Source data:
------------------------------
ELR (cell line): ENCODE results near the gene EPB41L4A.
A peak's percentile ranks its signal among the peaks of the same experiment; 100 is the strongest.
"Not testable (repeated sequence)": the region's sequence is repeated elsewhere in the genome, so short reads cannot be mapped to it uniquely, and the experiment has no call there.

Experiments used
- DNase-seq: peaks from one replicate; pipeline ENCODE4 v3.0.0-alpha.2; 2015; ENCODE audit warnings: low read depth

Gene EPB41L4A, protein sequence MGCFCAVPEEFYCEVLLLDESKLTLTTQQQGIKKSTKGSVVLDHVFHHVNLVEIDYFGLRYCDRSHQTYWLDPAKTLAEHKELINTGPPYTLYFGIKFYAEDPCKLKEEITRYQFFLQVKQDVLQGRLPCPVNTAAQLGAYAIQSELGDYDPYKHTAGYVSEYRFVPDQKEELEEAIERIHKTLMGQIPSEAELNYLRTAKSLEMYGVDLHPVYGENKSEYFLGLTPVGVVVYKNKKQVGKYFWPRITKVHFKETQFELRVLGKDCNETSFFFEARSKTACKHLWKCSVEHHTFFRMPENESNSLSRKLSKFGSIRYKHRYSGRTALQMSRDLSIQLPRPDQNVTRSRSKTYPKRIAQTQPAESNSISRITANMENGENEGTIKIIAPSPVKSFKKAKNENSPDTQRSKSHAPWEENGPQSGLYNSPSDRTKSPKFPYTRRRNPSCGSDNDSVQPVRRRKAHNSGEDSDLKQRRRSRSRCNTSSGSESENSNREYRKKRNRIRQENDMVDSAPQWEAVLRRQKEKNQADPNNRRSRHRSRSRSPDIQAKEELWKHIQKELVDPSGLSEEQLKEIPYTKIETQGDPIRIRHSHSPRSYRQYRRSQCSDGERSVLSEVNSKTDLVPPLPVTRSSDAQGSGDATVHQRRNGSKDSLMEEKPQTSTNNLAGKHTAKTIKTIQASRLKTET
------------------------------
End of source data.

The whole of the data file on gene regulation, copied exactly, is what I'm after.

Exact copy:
ELR (cell line): ENCODE results near the gene EPB41L4A.
A peak's percentile ranks its signal among the peaks of the same experiment; 100 is the strongest.
"Not testable (repeated sequence)": the region's sequence is repeated elsewhere in the genome, so short reads cannot be mapped to it uniquely, and the experiment has no call there.

Experiments used
- DNase-seq: peaks from one replicate; pipeline ENCODE4 v3.0.0-alpha.2; 2015; ENCODE audit warnings: low read depth

Gene EPB41L4A, protein sequence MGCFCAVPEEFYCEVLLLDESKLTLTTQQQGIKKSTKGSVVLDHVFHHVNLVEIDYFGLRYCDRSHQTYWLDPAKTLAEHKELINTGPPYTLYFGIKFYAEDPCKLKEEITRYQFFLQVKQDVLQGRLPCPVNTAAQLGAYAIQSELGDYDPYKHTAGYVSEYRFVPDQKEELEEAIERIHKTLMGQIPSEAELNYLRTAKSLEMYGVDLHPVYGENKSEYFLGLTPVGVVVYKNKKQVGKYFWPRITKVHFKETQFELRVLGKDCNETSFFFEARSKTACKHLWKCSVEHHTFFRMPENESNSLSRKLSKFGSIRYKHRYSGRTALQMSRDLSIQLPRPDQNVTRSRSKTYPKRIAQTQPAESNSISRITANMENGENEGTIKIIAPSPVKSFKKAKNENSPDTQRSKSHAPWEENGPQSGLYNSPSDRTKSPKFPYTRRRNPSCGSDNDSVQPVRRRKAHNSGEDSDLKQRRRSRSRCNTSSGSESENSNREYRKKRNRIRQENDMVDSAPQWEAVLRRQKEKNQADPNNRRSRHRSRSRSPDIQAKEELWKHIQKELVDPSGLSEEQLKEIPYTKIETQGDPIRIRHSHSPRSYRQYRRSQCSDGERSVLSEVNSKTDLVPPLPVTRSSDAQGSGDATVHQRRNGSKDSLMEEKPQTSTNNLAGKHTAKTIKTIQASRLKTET